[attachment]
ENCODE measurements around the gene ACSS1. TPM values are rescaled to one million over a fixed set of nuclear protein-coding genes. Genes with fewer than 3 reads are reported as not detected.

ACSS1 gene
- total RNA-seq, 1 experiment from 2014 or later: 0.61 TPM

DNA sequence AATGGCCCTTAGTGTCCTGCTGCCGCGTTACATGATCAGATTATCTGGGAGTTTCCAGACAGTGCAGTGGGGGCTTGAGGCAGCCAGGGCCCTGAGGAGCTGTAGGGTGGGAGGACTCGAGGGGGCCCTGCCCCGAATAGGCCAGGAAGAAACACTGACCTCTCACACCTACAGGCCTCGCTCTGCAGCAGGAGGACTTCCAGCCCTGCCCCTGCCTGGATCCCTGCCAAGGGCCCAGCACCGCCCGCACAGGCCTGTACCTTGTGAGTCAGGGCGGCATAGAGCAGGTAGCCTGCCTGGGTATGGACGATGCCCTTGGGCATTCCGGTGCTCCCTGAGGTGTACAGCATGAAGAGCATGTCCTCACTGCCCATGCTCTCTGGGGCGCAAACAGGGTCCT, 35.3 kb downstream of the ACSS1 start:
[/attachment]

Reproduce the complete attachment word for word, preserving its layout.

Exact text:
ENCODE measurements around the gene ACSS1. TPM values are rescaled to one million over a fixed set of nuclear protein-coding genes. Genes with fewer than 3 reads are reported as not detected.

ACSS1 gene
- total RNA-seq, 1 experiment from 2014 or later: 0.61 TPM

DNA sequence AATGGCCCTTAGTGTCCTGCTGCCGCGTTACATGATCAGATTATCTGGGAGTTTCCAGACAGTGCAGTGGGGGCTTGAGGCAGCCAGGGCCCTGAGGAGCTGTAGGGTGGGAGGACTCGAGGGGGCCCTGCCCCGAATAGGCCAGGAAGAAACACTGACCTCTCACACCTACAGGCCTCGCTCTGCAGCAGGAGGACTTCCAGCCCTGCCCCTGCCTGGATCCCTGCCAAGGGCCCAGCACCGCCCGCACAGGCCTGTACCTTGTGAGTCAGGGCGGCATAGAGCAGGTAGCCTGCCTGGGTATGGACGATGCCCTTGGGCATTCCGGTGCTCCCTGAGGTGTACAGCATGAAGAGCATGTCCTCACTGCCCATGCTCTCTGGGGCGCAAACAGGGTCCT, 35.3 kb downstream of the ACSS1 start: